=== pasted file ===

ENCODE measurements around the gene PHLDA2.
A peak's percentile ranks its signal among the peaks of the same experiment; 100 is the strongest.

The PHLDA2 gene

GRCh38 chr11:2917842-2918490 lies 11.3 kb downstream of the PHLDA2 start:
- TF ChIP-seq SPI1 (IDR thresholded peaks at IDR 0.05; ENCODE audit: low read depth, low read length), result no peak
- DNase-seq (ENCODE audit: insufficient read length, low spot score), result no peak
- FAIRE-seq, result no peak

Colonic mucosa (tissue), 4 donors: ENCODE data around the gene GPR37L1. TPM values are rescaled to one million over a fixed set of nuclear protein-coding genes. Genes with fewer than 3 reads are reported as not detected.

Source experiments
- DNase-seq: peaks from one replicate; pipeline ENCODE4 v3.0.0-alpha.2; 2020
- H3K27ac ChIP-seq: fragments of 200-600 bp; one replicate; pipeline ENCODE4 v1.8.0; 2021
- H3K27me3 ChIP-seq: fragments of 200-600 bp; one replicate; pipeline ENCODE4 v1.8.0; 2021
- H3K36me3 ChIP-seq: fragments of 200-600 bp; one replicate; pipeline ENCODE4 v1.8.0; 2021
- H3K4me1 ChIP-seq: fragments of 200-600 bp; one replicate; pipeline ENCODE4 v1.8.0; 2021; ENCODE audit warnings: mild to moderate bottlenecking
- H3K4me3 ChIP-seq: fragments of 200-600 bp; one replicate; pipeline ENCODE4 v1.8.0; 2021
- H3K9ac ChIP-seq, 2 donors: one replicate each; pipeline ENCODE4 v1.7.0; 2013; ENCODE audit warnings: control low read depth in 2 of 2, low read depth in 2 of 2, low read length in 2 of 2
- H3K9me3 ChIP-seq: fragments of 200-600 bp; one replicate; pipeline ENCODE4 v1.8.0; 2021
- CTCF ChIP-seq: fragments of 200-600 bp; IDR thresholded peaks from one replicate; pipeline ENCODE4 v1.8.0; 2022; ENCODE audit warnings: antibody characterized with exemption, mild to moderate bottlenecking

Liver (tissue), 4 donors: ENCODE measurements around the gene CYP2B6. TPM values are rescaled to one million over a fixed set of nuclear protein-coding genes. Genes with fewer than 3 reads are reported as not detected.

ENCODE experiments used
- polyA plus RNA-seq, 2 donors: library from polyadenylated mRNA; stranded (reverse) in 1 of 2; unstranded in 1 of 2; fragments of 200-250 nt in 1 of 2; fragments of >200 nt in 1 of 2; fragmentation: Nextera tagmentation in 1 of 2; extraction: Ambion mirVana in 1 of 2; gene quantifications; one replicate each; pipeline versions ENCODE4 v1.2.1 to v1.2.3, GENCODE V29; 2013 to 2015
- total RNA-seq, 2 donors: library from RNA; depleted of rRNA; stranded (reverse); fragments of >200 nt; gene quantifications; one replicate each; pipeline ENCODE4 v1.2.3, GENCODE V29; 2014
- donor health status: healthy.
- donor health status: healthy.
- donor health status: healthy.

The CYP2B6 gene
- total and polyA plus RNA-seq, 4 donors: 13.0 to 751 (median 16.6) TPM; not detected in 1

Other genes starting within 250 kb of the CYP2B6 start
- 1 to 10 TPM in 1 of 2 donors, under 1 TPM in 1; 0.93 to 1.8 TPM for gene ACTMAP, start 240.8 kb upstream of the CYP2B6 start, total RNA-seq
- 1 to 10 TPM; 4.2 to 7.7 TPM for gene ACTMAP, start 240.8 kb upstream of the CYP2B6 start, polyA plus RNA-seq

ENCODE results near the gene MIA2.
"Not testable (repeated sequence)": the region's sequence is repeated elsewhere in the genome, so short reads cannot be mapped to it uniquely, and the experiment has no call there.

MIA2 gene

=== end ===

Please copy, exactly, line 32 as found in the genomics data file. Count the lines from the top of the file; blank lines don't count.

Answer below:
"Not testable (repeated sequence)": the region's sequence is repeated elsewhere in the genome, so short reads cannot be mapped to it uniquely, and the experiment has no call there.